An employer may want an employee to be examined by a psychologist. This type of a medical examination potentially implicates two portions of the ADA: Employers cannot act on the basis of “perceived” disabilities, and employers are very limited in their right to require medical examinations. Employers asking an employee to submit to a psychological examination should document what led the company to inquire about the employee’s ability to safely perform his or her job.
One goal of the ADA is to prevent employers from acting on the basis of unfounded fears or suspicions. The ADA also protects employees from discrimination based on the real or perceived disability of a family member. However, if the family member presents a danger to the work force, the employer may take appropriate action to reduce or eliminate the threat of violence.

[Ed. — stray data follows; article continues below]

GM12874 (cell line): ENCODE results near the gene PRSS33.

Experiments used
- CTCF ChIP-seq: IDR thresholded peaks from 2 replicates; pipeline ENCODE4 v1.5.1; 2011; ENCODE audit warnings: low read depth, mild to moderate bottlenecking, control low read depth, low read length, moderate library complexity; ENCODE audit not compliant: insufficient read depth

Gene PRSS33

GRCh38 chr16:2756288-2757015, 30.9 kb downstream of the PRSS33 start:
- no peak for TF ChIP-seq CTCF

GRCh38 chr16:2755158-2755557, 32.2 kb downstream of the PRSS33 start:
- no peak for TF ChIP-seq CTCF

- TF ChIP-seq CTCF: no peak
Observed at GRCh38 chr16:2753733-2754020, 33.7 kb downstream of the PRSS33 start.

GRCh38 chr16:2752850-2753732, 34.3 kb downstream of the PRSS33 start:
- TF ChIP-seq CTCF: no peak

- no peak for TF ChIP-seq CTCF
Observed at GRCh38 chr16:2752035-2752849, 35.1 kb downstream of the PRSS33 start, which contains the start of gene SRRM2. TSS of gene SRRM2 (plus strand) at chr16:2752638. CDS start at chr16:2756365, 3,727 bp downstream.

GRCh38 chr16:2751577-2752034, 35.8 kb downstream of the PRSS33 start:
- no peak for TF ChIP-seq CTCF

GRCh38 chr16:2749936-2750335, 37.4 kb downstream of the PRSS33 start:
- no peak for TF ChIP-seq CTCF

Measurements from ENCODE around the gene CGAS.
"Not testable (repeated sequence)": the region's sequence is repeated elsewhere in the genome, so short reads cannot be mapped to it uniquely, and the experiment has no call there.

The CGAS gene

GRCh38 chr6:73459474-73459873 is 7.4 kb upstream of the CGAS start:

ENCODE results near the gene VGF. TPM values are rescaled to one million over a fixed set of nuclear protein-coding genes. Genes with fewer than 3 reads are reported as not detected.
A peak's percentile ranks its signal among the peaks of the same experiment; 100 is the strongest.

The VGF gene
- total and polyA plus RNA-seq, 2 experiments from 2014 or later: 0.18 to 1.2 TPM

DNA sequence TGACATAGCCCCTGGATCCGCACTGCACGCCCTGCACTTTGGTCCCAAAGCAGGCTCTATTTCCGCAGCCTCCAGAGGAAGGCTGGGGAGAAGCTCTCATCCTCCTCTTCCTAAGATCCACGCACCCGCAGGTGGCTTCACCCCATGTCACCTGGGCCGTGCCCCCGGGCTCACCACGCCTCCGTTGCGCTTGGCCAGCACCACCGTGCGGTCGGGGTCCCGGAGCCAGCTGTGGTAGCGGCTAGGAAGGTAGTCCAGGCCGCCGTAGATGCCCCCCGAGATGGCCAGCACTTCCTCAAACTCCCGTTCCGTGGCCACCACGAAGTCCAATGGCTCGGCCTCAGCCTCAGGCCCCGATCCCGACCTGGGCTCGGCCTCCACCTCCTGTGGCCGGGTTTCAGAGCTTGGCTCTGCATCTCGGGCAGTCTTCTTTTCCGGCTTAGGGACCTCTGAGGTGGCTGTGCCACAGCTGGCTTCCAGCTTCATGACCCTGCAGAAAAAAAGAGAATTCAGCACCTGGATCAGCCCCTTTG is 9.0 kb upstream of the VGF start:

Karen Karr is special counsel in the Phoenix office of Steptoe & Johnson LLP, where she represents employers in labor relations and employment matters.